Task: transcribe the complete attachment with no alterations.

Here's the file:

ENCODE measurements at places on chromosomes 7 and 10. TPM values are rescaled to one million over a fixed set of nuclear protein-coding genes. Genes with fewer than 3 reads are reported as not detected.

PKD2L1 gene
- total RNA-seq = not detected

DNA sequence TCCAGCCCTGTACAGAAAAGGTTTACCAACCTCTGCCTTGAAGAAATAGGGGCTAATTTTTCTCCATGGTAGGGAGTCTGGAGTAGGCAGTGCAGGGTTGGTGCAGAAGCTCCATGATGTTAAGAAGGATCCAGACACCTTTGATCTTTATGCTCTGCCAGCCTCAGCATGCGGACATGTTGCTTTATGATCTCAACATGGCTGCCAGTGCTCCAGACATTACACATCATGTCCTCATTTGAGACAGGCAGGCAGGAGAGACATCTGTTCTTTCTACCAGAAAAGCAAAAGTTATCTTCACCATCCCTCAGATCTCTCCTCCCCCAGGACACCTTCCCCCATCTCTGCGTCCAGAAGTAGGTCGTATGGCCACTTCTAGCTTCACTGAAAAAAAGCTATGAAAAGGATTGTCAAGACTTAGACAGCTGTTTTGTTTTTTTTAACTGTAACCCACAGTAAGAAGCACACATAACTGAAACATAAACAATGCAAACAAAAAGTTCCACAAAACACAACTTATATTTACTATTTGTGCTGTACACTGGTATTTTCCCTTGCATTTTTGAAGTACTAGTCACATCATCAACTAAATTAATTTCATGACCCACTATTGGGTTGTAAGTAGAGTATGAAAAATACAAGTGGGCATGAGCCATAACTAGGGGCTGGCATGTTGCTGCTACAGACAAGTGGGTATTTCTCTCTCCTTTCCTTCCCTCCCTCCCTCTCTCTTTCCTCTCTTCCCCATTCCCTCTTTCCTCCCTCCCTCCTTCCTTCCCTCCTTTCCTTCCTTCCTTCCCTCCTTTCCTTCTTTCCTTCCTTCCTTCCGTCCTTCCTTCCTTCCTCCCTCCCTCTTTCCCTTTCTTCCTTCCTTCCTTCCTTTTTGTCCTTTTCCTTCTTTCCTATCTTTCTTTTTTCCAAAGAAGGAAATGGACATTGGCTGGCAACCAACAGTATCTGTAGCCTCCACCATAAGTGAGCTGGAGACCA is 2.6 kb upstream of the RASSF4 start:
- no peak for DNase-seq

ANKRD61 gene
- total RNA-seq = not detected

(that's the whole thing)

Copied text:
ENCODE measurements at places on chromosomes 7 and 10. TPM values are rescaled to one million over a fixed set of nuclear protein-coding genes. Genes with fewer than 3 reads are reported as not detected.

PKD2L1 gene
- total RNA-seq = not detected

DNA sequence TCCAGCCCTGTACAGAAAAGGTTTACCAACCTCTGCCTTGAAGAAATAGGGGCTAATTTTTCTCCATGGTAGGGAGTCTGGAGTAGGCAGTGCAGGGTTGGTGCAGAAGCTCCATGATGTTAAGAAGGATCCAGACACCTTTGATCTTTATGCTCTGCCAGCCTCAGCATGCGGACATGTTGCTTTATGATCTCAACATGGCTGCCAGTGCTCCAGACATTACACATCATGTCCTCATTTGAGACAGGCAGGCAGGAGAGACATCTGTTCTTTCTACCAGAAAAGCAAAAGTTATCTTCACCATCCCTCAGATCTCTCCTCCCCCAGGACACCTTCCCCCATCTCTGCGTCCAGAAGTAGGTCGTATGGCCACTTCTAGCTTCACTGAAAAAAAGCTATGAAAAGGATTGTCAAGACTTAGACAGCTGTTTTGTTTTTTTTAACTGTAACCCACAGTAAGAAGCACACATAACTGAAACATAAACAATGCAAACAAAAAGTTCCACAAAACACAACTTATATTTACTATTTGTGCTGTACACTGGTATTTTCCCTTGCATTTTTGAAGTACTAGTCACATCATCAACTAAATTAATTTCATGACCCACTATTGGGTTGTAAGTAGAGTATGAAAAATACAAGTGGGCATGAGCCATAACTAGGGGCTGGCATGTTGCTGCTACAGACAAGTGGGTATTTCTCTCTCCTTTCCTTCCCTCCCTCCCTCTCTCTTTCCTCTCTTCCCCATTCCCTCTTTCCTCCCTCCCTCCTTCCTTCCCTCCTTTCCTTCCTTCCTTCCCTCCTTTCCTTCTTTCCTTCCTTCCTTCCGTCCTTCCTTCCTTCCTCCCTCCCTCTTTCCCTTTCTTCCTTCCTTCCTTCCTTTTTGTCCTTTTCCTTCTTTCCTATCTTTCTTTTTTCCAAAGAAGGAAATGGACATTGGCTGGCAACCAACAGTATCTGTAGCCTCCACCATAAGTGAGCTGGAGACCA is 2.6 kb upstream of the RASSF4 start:
- no peak for DNase-seq

ANKRD61 gene
- total RNA-seq = not detected